How do you take points away from them?

Well, there are lots of different trades to make. Sure, you can trade some of your extra stolen bases – you are twenty bags ahead of the team in second place in your league – for a minor closer to get a few more saves and gain a point or two. But sometimes that trade partner is impossible to find. Okay, how about trading a good source of steals that is not helping you in any other categories? (Everth Cabrera, I am looking at you) But the key is where you trade him, and I would suggest if you can’t get the deal you want, trade him to a team that is just below the team(s) ahead of you in the total standings.

If that team can gain a few points in the SB category and those are points that belong to your opponents, you have “gained” points on those teams. Teams ahead of you losing points is just as good as you gaining points. Hopefully, you can do both.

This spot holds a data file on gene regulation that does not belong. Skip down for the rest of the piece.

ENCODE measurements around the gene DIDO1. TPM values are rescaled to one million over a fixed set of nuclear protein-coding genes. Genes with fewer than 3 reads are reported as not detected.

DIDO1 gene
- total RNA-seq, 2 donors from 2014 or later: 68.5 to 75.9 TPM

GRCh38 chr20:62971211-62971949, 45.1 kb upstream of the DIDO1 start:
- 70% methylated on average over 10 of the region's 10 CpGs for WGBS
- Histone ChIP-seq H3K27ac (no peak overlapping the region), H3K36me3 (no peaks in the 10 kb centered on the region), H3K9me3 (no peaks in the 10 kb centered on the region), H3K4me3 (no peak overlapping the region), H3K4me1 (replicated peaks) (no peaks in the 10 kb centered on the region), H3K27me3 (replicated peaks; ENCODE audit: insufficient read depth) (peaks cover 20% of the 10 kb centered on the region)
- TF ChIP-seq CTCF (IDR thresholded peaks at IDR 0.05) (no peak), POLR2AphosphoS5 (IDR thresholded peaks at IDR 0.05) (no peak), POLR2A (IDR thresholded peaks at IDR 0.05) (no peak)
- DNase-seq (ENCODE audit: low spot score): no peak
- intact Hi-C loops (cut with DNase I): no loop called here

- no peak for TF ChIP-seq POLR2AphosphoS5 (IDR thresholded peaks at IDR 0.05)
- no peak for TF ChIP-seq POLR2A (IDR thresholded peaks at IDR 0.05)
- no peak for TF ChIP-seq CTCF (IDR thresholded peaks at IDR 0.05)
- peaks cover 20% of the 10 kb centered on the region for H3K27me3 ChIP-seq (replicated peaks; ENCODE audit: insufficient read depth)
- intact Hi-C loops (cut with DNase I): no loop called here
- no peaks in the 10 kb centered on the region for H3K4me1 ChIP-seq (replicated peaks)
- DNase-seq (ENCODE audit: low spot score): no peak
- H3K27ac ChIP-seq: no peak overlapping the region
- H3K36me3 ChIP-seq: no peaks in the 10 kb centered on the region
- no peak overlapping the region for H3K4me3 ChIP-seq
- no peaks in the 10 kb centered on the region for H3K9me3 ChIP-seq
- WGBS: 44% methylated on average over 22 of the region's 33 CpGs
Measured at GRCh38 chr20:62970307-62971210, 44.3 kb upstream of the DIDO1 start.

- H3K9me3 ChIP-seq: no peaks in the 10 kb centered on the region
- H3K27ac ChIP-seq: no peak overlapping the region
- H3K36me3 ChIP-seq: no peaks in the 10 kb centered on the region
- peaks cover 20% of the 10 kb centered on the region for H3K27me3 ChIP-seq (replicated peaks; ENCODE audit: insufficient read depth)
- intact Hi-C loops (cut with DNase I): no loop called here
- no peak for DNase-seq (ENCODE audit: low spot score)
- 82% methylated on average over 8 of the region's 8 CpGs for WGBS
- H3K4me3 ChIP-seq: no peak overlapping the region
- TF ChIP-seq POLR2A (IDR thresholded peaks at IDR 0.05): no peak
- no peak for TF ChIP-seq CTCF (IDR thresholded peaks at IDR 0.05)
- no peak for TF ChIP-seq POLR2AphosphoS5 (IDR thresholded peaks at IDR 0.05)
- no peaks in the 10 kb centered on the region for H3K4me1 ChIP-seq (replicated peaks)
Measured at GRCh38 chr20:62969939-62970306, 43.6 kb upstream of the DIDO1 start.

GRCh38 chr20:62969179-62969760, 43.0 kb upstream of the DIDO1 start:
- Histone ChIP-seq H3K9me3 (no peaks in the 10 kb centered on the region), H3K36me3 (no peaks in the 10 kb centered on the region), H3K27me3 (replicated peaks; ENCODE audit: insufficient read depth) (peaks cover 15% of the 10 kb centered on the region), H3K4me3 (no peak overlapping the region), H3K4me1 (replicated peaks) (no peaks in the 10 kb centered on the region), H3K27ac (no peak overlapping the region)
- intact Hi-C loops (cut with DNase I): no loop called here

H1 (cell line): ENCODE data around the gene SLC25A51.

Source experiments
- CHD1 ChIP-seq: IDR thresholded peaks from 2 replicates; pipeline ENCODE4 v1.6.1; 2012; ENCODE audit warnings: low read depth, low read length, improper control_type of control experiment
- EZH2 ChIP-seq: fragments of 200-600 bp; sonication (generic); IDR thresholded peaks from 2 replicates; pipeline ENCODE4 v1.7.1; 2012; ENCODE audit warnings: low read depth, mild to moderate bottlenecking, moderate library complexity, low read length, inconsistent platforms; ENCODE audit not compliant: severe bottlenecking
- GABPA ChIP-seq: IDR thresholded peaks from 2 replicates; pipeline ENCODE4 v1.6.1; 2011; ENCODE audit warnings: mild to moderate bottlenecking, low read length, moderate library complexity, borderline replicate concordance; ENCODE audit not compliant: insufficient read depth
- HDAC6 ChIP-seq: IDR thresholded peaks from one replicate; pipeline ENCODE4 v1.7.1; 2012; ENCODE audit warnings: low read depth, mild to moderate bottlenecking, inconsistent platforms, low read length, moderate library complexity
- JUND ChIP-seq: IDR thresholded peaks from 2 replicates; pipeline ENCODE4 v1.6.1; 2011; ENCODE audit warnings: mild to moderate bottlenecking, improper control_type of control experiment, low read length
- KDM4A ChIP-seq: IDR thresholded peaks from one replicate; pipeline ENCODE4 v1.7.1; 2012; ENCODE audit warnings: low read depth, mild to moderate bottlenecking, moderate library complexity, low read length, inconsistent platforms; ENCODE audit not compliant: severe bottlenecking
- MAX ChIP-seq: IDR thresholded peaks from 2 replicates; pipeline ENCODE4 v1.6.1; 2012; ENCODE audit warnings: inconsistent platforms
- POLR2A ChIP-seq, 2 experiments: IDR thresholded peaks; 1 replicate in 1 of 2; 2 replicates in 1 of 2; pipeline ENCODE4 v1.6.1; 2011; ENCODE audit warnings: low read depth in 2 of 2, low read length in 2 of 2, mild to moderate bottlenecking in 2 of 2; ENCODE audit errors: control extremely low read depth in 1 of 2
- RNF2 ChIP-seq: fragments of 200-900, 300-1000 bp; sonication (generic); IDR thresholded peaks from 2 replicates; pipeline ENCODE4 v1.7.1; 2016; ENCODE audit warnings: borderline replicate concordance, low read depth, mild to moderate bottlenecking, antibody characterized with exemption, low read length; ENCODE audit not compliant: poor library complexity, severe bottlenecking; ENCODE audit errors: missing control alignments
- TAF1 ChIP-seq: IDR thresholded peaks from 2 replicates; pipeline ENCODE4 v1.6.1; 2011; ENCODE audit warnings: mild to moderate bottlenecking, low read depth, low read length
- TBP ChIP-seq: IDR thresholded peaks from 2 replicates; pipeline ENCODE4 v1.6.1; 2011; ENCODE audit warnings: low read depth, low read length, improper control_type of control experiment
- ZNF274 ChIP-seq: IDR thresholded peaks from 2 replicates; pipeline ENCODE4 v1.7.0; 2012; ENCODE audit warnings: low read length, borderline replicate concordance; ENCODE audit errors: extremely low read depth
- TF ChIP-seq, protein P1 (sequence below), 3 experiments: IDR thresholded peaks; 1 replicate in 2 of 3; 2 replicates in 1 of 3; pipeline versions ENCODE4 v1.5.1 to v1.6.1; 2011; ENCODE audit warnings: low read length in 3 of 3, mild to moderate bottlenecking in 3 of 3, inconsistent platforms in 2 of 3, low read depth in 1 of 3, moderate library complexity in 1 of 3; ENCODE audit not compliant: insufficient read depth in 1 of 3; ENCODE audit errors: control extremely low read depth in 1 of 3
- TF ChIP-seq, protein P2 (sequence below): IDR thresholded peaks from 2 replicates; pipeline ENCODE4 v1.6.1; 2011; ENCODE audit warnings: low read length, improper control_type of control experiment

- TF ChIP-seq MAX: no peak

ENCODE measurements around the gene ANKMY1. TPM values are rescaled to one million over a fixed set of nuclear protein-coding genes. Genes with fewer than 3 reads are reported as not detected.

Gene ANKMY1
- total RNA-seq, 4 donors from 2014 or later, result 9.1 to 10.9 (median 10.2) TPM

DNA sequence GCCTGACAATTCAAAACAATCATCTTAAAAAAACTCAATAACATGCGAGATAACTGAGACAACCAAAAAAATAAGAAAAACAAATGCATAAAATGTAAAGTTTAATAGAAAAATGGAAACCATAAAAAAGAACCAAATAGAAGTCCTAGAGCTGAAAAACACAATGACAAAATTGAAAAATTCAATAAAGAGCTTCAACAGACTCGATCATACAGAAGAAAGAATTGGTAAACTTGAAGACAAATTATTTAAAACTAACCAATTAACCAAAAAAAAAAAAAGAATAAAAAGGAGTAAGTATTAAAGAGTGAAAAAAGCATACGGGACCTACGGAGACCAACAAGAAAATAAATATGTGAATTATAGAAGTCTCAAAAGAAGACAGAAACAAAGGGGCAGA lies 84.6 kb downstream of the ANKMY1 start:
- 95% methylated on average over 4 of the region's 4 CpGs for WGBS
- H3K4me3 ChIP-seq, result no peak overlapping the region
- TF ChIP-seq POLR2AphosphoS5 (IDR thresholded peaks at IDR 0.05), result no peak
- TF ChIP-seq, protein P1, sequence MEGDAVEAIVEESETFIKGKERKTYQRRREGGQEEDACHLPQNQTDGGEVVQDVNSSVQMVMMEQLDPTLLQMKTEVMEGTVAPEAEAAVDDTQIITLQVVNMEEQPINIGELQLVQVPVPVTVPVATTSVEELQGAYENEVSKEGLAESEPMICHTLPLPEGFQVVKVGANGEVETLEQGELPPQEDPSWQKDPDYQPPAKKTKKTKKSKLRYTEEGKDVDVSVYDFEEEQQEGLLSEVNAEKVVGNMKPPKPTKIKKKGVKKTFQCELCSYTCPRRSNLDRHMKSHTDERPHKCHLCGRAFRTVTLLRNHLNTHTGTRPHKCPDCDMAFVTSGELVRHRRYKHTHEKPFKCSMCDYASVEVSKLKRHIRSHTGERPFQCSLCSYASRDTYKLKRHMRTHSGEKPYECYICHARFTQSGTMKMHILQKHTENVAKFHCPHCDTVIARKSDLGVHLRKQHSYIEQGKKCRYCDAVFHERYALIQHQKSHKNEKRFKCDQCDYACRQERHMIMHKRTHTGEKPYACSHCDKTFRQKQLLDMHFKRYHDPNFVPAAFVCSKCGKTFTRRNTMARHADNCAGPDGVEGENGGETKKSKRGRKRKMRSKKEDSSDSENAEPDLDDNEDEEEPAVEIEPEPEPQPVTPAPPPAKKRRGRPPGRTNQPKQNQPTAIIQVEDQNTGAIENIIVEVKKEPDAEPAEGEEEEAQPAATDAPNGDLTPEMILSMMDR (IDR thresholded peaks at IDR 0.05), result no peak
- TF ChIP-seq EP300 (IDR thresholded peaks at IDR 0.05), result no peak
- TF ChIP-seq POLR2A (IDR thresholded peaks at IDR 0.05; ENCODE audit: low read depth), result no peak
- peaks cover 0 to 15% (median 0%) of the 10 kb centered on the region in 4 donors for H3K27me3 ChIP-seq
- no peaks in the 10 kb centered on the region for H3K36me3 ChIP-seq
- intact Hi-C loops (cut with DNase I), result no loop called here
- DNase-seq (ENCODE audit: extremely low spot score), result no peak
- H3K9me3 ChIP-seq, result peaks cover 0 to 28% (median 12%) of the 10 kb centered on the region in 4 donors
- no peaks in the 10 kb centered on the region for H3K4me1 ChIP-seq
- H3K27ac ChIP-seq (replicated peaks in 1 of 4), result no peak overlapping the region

And another reminder that you don’t have to get the best of every trade, especially at this point in the season. I wrote a couple of weeks ago that we had reached the real halfway point in the season – 81 games played. While traditionally people call the All-Star Game the “halfway” point, it is much closer to 60% of the season for many teams. In fact, the lowest number of games played by MLB teams right now is 92 – that is 57% of the season, while there are a couple of teams who have played 97 games, which is 60% of the games they are likely to play. Well, okay, 59.9% - but remember not all teams will play 162 games because of all the early rainouts, some of which will not be made up. This will more than balance out any play-in games that might be necessary).

Trading now should totally focus on categorical standings – well, at least for those of us trying to “cash” in our leagues. Yes, if you are so far out of it that you should be managing your team for next year, you are looking to obtain value (even potential value) for your player assets.

So trading a $25 Alex Rios for a $19 Ernesto Frieri makes perfect sense if you have the offense covered or get back an outfielder who will contribute something so that Frieri’s saves will help you gain points.